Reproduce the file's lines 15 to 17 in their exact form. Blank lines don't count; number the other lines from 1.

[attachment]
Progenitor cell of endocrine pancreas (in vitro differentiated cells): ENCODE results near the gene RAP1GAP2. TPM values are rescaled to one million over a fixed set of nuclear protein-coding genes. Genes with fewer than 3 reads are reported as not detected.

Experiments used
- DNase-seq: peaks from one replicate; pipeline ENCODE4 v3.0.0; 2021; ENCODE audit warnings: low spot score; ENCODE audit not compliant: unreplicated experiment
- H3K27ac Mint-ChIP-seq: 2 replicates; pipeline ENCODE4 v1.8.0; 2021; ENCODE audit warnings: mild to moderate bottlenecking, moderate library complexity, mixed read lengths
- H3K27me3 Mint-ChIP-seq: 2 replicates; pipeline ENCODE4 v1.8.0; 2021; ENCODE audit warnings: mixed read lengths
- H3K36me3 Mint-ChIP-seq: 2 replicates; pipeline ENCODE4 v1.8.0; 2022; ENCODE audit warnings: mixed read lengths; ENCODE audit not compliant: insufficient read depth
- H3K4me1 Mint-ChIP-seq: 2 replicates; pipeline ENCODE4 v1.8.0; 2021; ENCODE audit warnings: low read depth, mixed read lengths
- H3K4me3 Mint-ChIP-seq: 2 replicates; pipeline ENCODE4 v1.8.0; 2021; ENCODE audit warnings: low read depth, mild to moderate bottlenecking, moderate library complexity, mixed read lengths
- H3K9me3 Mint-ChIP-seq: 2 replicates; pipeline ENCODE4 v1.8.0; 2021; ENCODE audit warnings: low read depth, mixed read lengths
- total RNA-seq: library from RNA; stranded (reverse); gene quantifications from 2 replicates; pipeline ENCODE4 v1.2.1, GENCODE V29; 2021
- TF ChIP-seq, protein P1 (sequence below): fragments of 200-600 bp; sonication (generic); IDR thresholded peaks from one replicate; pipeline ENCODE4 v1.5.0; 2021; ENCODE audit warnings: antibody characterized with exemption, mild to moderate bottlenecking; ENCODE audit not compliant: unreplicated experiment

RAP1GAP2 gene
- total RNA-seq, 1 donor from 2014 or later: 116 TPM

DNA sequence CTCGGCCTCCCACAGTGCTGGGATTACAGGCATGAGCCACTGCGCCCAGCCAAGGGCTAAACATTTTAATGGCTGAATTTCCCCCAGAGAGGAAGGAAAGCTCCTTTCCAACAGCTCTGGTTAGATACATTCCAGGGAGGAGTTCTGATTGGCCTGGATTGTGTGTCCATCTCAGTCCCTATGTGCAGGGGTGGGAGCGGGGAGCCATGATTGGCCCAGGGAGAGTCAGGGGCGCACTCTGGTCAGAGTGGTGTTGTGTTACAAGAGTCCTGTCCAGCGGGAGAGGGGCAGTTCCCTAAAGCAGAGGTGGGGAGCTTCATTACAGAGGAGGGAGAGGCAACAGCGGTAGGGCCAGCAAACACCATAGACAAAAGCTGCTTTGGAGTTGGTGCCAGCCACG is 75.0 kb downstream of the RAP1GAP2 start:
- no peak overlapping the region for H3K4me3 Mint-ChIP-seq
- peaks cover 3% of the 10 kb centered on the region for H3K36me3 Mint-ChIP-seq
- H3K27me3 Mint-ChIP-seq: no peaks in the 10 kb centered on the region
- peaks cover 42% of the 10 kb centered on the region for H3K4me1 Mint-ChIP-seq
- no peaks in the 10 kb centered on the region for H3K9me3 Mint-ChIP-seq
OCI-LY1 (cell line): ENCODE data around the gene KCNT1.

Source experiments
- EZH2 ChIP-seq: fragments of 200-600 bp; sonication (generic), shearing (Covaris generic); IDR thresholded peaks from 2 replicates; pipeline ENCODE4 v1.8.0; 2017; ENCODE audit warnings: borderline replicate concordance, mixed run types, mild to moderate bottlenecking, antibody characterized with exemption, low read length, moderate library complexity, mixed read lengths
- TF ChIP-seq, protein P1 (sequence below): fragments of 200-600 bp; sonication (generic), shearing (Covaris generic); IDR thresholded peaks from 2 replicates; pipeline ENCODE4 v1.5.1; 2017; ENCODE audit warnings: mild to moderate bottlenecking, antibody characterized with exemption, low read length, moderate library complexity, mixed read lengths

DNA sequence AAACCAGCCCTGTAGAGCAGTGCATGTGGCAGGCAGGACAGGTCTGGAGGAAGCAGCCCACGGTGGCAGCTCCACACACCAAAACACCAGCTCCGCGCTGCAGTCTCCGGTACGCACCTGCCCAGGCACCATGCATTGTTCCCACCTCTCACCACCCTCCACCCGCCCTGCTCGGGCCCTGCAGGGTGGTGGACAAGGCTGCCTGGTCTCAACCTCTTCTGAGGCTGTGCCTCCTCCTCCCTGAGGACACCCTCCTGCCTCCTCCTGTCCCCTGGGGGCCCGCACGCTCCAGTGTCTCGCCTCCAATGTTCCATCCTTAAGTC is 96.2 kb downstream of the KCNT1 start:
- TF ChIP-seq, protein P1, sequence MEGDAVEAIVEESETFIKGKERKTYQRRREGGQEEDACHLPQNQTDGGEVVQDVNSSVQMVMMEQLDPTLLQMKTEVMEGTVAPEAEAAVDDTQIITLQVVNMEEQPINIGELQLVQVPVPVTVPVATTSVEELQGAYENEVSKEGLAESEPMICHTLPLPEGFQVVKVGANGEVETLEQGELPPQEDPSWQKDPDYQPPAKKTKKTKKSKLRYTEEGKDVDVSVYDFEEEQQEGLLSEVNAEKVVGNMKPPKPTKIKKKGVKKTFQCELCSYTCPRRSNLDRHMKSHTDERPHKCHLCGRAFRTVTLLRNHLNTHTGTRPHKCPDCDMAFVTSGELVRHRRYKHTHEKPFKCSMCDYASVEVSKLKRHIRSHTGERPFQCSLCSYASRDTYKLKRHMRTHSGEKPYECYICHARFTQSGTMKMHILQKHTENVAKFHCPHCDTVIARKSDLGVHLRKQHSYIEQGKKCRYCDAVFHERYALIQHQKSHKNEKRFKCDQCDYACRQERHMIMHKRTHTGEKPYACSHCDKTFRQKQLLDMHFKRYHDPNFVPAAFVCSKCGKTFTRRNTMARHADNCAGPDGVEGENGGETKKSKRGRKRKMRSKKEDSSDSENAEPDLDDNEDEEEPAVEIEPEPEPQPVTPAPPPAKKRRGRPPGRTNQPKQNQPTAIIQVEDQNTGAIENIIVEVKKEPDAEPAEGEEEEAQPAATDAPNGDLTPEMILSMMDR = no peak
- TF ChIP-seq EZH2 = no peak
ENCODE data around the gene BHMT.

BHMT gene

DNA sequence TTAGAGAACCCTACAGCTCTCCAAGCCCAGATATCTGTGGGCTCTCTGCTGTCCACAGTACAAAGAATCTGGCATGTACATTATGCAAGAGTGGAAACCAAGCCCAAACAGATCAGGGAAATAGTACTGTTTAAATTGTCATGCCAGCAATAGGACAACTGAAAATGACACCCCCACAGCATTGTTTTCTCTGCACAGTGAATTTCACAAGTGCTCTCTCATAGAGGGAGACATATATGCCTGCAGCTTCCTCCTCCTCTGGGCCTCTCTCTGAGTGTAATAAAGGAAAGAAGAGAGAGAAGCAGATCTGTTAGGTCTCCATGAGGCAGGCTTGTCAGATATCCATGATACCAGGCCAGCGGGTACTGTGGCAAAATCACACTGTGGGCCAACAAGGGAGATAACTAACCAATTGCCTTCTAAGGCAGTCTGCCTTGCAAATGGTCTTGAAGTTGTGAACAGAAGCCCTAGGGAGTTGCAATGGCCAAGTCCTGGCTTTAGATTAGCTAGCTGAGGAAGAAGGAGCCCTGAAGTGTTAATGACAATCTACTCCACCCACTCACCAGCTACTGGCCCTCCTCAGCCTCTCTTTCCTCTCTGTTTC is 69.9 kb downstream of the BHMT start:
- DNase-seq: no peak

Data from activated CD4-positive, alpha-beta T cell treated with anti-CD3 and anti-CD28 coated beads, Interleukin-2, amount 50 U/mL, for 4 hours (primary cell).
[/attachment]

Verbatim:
- no peak overlapping the region for H3K4me3 Mint-ChIP-seq
- peaks cover 3% of the 10 kb centered on the region for H3K36me3 Mint-ChIP-seq
- H3K27me3 Mint-ChIP-seq: no peaks in the 10 kb centered on the region